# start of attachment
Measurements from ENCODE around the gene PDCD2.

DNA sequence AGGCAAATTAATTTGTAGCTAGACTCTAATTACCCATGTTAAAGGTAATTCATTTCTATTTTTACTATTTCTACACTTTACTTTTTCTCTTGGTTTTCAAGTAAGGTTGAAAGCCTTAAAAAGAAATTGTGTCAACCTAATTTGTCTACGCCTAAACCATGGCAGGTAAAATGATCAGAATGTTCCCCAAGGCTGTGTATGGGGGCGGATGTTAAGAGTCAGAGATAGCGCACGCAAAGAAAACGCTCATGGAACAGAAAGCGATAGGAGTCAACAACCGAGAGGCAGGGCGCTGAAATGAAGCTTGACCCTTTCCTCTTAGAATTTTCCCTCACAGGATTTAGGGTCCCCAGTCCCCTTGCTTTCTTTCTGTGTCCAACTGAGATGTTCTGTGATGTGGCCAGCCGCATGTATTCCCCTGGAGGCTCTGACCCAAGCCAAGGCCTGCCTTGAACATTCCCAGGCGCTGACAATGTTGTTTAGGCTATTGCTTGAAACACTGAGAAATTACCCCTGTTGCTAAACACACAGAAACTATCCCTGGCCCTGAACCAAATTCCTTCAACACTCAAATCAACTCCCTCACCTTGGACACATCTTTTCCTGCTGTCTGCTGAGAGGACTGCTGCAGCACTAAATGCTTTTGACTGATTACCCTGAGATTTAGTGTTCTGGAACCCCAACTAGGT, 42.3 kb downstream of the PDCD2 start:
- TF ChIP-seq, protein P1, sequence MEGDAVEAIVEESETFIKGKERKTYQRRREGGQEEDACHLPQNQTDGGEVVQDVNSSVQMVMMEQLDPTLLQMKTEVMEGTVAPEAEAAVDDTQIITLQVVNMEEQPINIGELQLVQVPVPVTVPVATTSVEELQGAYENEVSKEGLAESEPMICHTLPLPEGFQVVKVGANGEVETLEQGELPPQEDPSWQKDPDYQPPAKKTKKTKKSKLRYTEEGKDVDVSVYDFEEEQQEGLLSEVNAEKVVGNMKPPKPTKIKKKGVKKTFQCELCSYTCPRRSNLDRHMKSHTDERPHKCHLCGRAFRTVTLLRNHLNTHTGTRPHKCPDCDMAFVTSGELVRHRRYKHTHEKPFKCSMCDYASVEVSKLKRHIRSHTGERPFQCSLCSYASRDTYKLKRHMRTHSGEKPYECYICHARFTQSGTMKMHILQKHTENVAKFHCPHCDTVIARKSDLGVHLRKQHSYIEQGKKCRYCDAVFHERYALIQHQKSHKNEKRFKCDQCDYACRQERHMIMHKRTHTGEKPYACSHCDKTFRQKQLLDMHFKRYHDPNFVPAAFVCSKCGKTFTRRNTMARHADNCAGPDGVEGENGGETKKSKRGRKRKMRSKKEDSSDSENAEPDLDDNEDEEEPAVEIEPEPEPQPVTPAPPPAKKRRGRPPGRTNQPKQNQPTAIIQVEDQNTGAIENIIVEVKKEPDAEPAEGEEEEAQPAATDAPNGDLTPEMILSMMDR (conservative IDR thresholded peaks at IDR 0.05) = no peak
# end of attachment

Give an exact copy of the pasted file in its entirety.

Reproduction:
Measurements from ENCODE around the gene PDCD2.

DNA sequence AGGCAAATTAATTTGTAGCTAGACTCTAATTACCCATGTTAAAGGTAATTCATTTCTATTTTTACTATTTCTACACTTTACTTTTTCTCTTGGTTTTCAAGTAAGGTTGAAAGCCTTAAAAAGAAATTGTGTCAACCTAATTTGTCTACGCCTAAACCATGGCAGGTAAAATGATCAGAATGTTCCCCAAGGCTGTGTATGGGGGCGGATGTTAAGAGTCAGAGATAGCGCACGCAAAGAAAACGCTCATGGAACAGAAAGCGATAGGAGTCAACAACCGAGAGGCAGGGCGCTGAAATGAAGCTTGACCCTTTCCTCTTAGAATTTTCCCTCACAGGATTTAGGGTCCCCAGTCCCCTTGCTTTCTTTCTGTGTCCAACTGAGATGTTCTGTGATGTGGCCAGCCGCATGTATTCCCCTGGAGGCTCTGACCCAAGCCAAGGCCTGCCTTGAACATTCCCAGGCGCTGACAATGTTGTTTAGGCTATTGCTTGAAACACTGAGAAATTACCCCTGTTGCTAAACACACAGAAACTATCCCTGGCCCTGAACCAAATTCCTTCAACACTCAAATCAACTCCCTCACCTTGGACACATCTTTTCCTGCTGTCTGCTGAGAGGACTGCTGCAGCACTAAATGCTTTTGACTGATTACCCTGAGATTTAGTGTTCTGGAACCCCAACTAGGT, 42.3 kb downstream of the PDCD2 start:
- TF ChIP-seq, protein P1, sequence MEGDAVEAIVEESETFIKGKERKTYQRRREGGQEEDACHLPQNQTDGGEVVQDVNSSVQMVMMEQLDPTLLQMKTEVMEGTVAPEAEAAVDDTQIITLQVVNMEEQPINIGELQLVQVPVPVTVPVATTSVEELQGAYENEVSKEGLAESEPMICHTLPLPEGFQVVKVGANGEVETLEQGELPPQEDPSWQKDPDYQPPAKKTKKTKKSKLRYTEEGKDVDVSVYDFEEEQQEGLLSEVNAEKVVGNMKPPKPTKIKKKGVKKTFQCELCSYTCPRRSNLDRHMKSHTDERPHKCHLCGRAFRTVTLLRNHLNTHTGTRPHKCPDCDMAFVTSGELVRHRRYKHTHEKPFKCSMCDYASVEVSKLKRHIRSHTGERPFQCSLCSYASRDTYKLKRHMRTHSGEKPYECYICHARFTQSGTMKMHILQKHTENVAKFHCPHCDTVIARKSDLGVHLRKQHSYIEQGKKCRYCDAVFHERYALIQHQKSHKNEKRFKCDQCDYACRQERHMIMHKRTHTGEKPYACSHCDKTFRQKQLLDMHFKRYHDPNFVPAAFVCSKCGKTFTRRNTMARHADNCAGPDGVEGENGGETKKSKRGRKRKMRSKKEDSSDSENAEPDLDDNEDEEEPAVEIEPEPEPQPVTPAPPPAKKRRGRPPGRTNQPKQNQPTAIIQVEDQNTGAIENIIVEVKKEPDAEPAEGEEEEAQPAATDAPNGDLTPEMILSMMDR (conservative IDR thresholded peaks at IDR 0.05) = no peak